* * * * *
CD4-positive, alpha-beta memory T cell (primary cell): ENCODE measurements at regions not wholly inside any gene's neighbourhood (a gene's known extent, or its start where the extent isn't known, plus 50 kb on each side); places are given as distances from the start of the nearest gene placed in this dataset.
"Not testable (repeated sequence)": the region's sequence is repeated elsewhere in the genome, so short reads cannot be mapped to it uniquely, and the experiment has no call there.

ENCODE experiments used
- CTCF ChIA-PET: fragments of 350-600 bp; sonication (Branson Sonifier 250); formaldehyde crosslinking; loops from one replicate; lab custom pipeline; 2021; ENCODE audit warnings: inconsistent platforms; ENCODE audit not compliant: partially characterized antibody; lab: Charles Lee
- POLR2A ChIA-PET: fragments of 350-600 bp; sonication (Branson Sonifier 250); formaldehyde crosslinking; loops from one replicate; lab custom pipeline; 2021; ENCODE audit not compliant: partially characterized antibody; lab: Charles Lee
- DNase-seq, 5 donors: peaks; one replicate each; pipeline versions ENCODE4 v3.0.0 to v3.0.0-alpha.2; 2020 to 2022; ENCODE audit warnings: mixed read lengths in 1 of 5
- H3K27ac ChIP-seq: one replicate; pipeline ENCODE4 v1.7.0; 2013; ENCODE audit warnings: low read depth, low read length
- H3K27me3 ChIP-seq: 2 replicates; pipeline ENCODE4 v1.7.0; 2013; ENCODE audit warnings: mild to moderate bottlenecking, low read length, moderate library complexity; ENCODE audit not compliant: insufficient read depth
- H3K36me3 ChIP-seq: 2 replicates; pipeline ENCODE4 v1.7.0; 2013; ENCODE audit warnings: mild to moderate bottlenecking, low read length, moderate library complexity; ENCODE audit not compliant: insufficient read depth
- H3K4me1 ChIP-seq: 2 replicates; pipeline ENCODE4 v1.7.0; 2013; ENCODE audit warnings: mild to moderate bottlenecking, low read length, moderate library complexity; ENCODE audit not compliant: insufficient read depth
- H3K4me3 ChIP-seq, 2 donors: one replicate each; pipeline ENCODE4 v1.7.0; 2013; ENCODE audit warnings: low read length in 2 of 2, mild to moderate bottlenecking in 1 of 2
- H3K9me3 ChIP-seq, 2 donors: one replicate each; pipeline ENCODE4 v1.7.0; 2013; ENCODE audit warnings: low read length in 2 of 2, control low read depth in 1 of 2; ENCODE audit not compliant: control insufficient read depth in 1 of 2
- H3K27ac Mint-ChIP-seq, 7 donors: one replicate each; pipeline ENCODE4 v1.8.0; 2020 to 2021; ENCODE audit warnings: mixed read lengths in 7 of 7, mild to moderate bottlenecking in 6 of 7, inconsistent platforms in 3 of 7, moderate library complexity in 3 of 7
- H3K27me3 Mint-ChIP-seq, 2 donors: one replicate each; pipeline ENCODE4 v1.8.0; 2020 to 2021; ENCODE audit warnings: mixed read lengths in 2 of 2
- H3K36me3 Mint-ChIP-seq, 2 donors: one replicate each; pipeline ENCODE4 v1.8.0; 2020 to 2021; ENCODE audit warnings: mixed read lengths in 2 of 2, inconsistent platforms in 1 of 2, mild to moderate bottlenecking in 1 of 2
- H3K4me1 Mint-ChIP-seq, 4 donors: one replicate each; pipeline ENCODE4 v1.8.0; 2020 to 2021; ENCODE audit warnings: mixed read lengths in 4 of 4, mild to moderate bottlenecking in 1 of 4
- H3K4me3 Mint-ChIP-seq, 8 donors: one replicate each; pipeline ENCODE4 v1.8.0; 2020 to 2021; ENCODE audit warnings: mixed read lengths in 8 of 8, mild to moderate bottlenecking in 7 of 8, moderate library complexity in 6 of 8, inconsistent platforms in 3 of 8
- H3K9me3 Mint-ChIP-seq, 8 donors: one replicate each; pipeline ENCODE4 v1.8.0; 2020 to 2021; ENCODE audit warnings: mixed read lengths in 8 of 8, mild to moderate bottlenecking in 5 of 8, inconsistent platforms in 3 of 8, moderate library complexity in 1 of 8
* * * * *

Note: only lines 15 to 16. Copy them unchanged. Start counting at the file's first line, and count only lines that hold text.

- H3K36me3 Mint-ChIP-seq, 2 donors: one replicate each; pipeline ENCODE4 v1.8.0; 2020 to 2021; ENCODE audit warnings: mixed read lengths in 2 of 2, inconsistent platforms in 1 of 2, mild to moderate bottlenecking in 1 of 2
- H3K4me1 Mint-ChIP-seq, 4 donors: one replicate each; pipeline ENCODE4 v1.8.0; 2020 to 2021; ENCODE audit warnings: mixed read lengths in 4 of 4, mild to moderate bottlenecking in 1 of 4